Thankfully, I no longer feel any pressure to let my kids stay up past 8:00 p.m. I can turn off their lights, say my final no’s, and ease myself onto my sofa, where frozen yogurt and The Voice await me. Even the experts understand my need for “night time means no children time.” As Michi told me, “Some parents love having their kids up late. I can’t think of anything worse. I want to watch inappropriate TV with my husband and have a glass of wine.” Preach it, British priestess of sleep.

Here’s how I look at it: this is a parenting rule that is not only good for the kids, but also brings me joy. There aren’t a whole lot of those. I’m going to take advantage of it while I can.

Meredith Bland is an award-winning humor and parenting writer from Seattle. She works as a staff writer at Mommyish, and has a humor blog called Pile of Babies. You can follow her on Twitter at @pileofbabies.

TIME Cancer

Why Cancer Drugs May Work Better While You Sleep

The body doesn't process drugs in the same way throughout the day, so it's possible to time your doses to make anti-cancer meds more effective

It’s news to no one that your body works differently when you’re awake and when you’re sleeping. But could the different states also affect how your body processes certain life-saving drugs? Researchers, reporting Friday in the journal Nature Communications, found that when it comes to cancer drugs, the answer may be yes.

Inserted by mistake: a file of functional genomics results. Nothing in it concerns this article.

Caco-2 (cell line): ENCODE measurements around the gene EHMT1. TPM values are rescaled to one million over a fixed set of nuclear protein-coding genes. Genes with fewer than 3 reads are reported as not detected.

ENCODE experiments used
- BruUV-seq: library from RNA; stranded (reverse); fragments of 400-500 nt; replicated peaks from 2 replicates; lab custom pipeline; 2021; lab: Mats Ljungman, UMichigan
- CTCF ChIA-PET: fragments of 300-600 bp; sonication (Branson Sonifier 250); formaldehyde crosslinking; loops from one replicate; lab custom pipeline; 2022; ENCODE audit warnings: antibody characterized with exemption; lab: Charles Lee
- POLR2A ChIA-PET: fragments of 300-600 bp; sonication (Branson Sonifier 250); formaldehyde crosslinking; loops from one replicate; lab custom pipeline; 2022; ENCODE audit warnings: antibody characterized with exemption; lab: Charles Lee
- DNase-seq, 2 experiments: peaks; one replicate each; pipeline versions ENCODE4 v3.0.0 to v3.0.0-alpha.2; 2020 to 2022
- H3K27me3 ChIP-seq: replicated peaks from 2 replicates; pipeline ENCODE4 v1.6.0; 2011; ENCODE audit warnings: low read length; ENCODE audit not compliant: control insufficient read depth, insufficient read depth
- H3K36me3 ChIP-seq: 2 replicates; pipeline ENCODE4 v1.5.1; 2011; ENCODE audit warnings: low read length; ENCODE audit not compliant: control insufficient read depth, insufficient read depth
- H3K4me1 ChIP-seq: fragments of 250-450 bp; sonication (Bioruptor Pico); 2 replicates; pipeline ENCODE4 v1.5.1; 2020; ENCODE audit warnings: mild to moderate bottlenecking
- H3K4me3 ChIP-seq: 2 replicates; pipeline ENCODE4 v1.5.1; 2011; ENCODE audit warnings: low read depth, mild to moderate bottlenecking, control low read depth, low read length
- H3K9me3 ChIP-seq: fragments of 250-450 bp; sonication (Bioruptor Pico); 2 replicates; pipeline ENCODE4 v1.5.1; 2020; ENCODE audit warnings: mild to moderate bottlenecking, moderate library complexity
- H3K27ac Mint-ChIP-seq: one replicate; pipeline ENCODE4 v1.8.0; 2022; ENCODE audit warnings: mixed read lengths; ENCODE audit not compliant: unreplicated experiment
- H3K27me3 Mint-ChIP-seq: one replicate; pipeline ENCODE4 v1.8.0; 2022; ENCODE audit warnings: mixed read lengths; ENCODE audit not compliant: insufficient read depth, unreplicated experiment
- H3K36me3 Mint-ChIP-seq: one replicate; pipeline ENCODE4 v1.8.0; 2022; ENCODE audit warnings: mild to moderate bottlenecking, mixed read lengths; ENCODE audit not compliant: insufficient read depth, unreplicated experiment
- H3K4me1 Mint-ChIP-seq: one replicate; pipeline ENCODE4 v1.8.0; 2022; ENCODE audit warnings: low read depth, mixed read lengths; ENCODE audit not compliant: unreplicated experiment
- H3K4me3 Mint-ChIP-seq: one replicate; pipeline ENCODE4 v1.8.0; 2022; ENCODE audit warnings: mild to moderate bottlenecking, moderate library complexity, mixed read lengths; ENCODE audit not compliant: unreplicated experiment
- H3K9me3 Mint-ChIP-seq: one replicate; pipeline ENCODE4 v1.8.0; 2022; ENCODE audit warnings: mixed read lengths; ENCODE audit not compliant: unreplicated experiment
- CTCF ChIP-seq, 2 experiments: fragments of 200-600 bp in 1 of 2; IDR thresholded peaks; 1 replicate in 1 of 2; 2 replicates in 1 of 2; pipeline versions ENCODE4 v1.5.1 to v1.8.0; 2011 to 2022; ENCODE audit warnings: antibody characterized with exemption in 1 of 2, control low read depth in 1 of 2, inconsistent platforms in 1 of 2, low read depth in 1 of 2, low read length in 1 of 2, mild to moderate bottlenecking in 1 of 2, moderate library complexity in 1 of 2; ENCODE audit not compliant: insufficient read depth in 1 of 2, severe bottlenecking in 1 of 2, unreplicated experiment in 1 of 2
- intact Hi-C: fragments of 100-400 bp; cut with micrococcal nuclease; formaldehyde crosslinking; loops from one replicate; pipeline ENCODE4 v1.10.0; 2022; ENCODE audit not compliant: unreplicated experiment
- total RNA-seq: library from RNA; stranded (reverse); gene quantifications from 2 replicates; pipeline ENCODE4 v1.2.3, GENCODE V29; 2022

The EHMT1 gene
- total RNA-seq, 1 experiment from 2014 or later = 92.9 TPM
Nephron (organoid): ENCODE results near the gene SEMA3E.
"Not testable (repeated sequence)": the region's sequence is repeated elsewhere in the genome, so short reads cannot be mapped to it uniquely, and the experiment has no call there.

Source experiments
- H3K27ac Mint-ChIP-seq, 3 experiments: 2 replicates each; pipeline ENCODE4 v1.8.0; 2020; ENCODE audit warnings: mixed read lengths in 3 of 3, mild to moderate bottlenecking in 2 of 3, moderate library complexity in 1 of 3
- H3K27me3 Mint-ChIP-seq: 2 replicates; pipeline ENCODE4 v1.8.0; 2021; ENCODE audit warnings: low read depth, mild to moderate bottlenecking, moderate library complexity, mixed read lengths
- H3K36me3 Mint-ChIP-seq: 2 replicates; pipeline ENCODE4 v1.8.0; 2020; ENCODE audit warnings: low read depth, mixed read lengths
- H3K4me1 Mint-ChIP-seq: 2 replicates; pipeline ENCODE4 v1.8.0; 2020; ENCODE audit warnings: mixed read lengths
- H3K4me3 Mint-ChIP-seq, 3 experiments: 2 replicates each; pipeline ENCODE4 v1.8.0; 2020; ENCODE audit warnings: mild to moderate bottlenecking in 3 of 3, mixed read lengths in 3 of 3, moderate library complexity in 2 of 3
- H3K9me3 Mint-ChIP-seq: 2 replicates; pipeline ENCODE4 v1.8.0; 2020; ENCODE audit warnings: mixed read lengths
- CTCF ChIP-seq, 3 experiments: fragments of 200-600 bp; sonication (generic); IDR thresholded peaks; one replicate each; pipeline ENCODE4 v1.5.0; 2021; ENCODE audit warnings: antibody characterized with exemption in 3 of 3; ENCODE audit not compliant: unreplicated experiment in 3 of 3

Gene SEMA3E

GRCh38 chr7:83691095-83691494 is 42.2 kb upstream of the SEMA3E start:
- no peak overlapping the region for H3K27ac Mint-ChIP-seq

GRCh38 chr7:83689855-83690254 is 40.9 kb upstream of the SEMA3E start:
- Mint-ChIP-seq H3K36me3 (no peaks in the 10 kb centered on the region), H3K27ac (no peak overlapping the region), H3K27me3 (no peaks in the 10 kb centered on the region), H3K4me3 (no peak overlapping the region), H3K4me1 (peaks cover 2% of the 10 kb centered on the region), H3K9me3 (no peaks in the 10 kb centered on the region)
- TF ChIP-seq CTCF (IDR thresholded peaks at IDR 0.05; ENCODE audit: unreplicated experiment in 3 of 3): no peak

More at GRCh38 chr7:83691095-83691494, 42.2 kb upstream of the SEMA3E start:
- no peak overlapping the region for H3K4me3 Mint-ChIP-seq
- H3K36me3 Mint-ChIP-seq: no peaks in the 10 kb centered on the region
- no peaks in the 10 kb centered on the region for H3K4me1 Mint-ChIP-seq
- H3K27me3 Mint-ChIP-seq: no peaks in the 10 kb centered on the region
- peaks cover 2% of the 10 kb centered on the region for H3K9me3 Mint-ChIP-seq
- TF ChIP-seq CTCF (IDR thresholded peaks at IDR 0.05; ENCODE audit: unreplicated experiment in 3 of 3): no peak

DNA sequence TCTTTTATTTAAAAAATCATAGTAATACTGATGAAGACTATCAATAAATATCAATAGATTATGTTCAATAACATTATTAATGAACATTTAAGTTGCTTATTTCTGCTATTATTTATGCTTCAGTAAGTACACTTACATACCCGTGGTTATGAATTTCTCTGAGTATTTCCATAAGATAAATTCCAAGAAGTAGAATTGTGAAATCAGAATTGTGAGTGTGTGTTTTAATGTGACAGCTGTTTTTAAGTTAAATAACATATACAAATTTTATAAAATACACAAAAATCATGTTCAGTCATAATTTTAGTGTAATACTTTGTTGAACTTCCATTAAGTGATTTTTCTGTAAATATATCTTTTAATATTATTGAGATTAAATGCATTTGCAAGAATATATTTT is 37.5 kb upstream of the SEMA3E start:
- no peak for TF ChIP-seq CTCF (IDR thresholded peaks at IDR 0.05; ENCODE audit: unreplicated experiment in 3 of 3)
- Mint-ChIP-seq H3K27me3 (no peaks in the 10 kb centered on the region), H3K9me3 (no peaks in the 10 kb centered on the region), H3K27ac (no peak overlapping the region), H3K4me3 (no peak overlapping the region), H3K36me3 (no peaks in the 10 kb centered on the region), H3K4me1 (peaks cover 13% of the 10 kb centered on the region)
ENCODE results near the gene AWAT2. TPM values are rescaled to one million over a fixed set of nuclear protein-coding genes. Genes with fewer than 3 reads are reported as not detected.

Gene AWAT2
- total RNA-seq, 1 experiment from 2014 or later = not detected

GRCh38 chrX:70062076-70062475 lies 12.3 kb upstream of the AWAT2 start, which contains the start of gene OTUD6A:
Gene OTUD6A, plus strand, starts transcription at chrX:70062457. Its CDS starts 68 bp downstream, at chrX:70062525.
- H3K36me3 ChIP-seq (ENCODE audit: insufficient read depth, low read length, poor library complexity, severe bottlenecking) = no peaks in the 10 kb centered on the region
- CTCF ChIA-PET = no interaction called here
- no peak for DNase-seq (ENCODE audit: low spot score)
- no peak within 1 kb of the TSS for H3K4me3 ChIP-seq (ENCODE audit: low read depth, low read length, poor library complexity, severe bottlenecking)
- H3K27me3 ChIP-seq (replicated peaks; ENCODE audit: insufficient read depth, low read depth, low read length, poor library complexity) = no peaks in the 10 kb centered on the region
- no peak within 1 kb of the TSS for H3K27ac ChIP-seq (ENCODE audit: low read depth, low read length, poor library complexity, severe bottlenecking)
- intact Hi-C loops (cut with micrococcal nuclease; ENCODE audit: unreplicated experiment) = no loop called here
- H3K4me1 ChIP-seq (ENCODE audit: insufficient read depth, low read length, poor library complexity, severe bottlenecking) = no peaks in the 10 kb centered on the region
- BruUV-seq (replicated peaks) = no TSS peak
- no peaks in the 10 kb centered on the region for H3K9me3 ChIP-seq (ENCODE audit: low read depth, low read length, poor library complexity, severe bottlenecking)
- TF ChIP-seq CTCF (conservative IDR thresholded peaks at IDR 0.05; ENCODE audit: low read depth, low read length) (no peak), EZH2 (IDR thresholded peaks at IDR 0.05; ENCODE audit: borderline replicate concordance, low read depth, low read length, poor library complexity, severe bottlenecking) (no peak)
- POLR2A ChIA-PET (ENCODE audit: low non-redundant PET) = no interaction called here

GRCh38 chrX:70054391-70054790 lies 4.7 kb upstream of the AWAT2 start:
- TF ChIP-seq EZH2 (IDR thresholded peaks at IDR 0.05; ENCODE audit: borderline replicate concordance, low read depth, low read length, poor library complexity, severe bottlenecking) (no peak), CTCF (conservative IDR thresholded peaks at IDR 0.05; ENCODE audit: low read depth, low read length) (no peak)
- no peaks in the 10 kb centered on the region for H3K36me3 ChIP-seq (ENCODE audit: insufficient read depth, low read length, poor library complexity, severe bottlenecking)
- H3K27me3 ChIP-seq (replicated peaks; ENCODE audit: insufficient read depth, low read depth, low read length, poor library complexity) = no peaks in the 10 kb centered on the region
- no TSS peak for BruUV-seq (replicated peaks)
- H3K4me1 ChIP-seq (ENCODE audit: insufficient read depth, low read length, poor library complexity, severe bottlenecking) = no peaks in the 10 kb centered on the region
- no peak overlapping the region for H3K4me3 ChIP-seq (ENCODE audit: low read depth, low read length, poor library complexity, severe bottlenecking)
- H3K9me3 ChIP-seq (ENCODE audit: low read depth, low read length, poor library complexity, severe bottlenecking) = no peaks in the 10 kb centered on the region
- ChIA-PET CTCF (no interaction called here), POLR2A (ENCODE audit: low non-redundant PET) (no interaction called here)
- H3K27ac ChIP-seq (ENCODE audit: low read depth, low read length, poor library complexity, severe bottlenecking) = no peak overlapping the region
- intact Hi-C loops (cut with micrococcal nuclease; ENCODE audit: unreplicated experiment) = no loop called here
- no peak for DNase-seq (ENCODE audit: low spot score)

Researchers at the Weizmann Institute of Science discovered—by happy accident—that some of the body’s molecular functions during the day may interfere with the effectiveness of certain cancer medication. Specifically, they found that the normal day-time production of some steroid hormones in the body actually inhibited the work of epidermal growth factor (EGF) receptors—which are the proteins targeted by a class of anti-cancer drugs. Tumor cells plant these receptors on their surfaces to attract nutrients that help them survive and grow. Drugs, including the breast cancer agent lapatinib, can block these receptors on tumors, and such medications are a popular way to treat breast cancers expressing epidermal growth factor.

But Yosef Yarden, a professor in the department of biological regulation, and his team found that when the tumor cells simultaneously bind to something else—such as steroid hormones—the EGF receptors are less active, making drugs like lapatinib less potent.